In this context, Bangabandhu pursued his political campaign with the commitment of addressing these disparities. And naturally he managed to gain momentum in the form of popular support. He eventually became the Provincial Minister of Industries and Commerce. And as Minister, he focused on the industrial growth of East Pakistan. He bargained with the central government, though unsuccessfully, for a fair share of the economic benefits for the entrepreneurs and people of the then East Pakistan. According to Bangabandhu's proposals, East Pakistan was to gain full control of its industry and trade from January 1957. He even asked for constituting an Economic Commission to identify the sources of disparity. The central government pretended to have responded positively to his proposal and an Economic Commission was constituted where economists from East Pakistan echoed his views. The Commission Report, where Bengali economists and bureaucrats participated with high hopes, was soon sent to the cold storage and never saw the light of the day. This further exacerbated the frustration of the members of that commission from East Pakistan and, of course, Bangabandhu.
The next phase of Bangabandhu's struggle to end disparity began in the 1960s. He realized that the Pakistani elites were not willing to give up their monopoly over the economic resources of the country. He saw economic separation to a certain extent between the two parts of Pakistan as a viable way forward. Hence, after leaving ministerial office in the late 1950s, he said: "East and West Pakistan being 15 hundred miles apart is a geographic truth. Hence, there is no alternative to develop separate economies for these two". This is how the 'Two Economies Thesis' came into being. Of course, it was the economists who translated this vision into a solid technical proposal. Bangabandhu provided his full support to these economists. However, as always, the Pakistani rulers were not ready to pay heed to his proposal. But Bangabandhu kept on pushing. On 5 February 1966 in Lahore, Bangabandhu announced his historic Six-Point program aimed at removing disparities between the two wings of Pakistan. This program was firmly based on the 'Two Economies Thesis'.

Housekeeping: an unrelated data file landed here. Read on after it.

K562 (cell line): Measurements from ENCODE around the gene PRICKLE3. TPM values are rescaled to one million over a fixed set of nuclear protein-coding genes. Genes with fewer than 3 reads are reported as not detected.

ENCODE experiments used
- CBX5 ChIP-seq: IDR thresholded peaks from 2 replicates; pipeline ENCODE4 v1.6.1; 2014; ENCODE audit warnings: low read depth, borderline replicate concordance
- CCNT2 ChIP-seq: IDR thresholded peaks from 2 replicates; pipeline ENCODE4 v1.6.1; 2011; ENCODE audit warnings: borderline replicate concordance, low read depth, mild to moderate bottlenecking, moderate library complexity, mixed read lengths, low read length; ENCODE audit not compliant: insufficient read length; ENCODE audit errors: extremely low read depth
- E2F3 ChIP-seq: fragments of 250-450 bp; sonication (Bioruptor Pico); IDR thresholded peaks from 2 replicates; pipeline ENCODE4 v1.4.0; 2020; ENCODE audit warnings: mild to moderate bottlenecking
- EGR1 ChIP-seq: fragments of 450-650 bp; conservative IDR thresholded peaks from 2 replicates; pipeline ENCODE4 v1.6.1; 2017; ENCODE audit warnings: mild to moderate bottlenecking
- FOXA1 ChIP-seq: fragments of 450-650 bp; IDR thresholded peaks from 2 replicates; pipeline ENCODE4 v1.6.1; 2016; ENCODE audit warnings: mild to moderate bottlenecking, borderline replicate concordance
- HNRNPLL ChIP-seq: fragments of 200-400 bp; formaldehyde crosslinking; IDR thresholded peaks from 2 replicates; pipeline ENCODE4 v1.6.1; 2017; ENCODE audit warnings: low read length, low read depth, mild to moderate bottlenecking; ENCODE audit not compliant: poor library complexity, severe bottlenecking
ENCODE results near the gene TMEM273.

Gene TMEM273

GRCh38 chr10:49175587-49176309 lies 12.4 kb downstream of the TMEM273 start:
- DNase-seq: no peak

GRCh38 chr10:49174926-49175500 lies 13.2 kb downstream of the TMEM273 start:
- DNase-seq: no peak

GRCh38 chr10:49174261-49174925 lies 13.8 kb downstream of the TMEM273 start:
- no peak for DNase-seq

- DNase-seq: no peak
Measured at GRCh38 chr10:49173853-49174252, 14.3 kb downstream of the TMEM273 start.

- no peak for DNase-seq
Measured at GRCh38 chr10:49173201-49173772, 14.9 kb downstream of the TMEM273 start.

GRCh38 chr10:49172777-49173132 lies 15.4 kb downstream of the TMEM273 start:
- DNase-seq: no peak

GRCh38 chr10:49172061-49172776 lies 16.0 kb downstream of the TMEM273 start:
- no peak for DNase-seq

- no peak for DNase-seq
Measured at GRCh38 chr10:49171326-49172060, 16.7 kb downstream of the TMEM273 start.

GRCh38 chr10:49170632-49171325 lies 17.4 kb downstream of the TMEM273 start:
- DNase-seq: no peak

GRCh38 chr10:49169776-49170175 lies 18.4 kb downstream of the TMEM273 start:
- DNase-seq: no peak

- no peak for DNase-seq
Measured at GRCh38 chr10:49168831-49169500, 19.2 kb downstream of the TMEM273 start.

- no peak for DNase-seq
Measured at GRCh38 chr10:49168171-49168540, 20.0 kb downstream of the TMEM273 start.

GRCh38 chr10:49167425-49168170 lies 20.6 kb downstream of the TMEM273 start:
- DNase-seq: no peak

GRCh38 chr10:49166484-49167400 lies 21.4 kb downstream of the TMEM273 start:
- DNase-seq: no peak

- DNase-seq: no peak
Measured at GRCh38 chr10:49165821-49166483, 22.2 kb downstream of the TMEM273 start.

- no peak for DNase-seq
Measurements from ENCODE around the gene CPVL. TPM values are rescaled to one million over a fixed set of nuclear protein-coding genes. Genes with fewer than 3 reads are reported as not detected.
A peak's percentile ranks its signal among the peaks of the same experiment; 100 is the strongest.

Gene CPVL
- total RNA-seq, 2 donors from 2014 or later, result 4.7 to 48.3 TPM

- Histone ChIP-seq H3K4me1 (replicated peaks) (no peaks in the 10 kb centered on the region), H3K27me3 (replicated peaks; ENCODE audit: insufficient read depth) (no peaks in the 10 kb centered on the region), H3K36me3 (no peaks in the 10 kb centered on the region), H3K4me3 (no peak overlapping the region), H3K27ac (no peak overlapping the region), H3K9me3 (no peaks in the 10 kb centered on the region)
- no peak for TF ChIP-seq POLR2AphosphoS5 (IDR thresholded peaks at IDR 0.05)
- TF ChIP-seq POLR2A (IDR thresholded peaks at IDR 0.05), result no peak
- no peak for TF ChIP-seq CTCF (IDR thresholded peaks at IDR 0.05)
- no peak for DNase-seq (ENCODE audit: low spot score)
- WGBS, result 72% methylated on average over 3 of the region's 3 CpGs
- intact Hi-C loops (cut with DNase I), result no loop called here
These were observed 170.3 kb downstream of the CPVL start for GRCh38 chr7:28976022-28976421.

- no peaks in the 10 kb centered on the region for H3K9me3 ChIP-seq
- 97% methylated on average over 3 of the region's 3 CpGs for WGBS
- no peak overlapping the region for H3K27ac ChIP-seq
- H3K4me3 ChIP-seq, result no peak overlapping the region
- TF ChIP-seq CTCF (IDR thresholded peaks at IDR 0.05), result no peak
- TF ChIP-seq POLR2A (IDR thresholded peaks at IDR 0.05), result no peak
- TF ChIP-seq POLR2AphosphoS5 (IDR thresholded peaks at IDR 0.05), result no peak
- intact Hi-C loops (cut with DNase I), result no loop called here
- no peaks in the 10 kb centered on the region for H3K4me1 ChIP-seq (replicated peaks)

The Six-Point program intended to ensure that East Pakistan had effective control of its own future. It was an unconventional demand for autonomy. In fact, it was just a few bricks short of a demand for independence. And hence, the Pakistani autocrats rejected and resisted this program as hard as they could. The veteran economist Professor Nurul Islam has rightly said:"… The Pakistan military and civilian leadership, aided by their experts, fully understood, right from the beginning, what the program was for in reality, i.e. one country in name but a very small step for independence of East Pakistan."
The Pakistan government eventually attempted to subdue Bangabandhu's leadership through the Agartala Conspiracy Case. And Bangabandhu overcame this hurdle with massive support from the people. He later won the election of 1970 as expected. Yet the evil Pakistan rulers did not hand over power to the elected leaders. This eventually led to the liberation war. Bangabandhu led the war virtually while being held in jail by the Pakistani junta, with the support of his potent colleagues. His co-leaders were equally prudent and led the War of Liberation most efficiently on his behalf. The country got independent and Bangabandhu came back as the leader of the newly independent country.